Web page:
VIDEO: Trudeau announces $200K donation to Duke of Edinburgh award as Prince Philip laid to rest

A tribute to the late prince’s ‘remarkable life and his selfless service,’ the Prime Minister said Saturday

Vancouver-based Doubleview Gold Corp. is developing claims in an area north of Telegraph Creek that occupies an important place in Tahltan oral histories, said Chad Norman Day, president of the Tahltan Central Government. (THE CANADIAN PRESS/HO)
B.C. Indigenous nation opposes mineral exploration in culturally sensitive area

There’s “no way” the Tahltan would ever support a mine there, says Chad Norman Day, president of its central government

Cannabis bought in British Columbia (Ashley Wadhwani/Black Press Media)
Is it time to start thinking about greener ways to package cannabis?

Packaging suppliers are still figuring eco-friendly and affordable packaging options that fit the mandates of Cannabis Regulations

Stz’uminus Elder George Harris, Ladysmith Mayor Aaron Stone, and Stz’uminus Chief Roxanne Harris opened the ceremony. (Cole Schisler photo)
Symbolic red dresses rehung along B.C. highway after vandals tore them down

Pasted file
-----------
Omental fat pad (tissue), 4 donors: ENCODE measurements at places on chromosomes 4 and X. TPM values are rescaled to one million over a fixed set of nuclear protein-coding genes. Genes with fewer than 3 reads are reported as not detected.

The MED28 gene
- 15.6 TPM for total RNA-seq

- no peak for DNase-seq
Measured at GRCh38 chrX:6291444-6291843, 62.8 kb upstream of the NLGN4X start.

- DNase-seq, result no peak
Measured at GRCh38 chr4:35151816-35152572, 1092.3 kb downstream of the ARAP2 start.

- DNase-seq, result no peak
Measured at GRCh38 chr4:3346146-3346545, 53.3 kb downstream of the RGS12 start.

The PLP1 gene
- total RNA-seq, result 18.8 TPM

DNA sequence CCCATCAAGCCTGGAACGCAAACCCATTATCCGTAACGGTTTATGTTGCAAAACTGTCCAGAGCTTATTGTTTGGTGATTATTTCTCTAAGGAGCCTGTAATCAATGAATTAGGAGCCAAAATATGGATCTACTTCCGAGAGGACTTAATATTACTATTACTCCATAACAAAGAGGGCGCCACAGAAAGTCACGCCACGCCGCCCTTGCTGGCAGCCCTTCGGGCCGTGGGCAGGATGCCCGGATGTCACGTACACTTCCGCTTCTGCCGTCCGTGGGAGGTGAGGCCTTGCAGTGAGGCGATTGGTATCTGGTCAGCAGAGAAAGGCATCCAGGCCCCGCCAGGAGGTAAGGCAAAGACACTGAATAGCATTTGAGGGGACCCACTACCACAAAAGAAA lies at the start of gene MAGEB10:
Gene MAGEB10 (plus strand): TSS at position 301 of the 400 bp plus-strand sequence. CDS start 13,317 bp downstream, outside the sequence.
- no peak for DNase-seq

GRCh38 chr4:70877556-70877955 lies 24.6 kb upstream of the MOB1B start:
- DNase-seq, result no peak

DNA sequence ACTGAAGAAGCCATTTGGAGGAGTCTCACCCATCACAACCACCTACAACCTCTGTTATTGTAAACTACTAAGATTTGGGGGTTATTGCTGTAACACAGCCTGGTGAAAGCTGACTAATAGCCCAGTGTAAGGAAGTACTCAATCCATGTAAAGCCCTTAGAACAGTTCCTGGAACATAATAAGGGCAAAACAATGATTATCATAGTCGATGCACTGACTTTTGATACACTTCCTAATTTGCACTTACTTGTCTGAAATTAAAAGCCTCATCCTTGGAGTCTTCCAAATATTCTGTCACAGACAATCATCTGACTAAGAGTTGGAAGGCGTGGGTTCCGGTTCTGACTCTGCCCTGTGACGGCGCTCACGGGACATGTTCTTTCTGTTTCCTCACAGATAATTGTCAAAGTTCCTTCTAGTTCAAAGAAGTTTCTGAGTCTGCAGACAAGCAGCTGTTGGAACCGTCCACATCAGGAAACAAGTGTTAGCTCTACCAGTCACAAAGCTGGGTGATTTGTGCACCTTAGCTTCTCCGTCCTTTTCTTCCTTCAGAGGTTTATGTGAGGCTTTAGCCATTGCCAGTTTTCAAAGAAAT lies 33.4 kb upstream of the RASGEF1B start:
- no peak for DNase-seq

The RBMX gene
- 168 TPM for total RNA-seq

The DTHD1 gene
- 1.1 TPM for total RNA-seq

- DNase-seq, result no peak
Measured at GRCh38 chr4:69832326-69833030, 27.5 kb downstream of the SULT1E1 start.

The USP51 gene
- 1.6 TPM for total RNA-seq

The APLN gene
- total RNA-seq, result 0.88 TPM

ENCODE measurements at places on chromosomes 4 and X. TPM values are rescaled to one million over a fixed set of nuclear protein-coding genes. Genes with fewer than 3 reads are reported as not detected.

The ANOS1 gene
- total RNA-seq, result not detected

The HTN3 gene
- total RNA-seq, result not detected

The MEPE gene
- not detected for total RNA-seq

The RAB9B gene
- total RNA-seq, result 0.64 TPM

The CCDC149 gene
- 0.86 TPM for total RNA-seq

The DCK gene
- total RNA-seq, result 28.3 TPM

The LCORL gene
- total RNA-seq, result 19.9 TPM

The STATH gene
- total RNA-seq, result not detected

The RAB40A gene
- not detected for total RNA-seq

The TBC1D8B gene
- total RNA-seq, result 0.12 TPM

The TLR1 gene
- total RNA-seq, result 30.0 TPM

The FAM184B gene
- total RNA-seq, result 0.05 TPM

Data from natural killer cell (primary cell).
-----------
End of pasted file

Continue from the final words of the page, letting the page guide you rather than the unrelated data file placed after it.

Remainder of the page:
Leaders from Stz’uminus First Nation and the Town of Ladysmith hung new dresses on Sat. April 17

A Western toadlet crosses the centre line of Elk View Road in Chilliwack on Aug. 26, 2010. A tunnel underneath the road has since been installed to help them migrate cross the road. Saturday, April 24 is Save the Frogs Day. (Jenna Hauck/ Progress File)
Unofficial holidays: Here’s what people are celebrating for the week of April 18 to 24

Save the Frogs Day, Love Your Thighs Day and Scream Day are all coming up this week

Local carpenter Tyler Bohn embarked on a quest to create the East Sooke Treehouse, after seeing people build similar structures on a Discovery Channel show. (East Sooke Treehouse Facebook photo)
PHOTOS: B.C. carpenter builds fort inspired by TV’s ‘Treehouse Masters’

The whimsical structure features a wooden walking path, a loft, kitchen – and is now listed on Airbnb

The Attorney General’s Ministry says certain disputes may now be resolved through either a tribunal or the court system, pending its appeal of a B.C. Supreme Court decision that reduced the tribunal’s jurisdiction. (AP Photo/Mark J. Terrill)
Court of Appeal grants partial stay in ruling on B.C. auto injuries

B.C. trial lawyers challenged legislation brought in to cap minor injury awards and move smaller court disputes to the Civil Resolution Tribunal

An Extinction Rebellion Vancouver Island (XRVI) climate change event in 2019 saw a large crowd occupy the Johnson Street bridge. Black Press File Photo
‘In grief for our dying world’: B.C. climate activists embark on 4-day protest

Demonstrators will walk through Vancouver for the first two days before boarding a ferry Sunday morning

A vial of some of the first 500,000 AstraZeneca COVID-19 vaccine doses that Canada secured. THE CANADIAN PRESS/Carlos Osorio
Canada’s 2nd blood clot confirmed in Alberta after AstraZeneca vaccine

The male patient, who is in his 60s, is said to be recovering

Most Read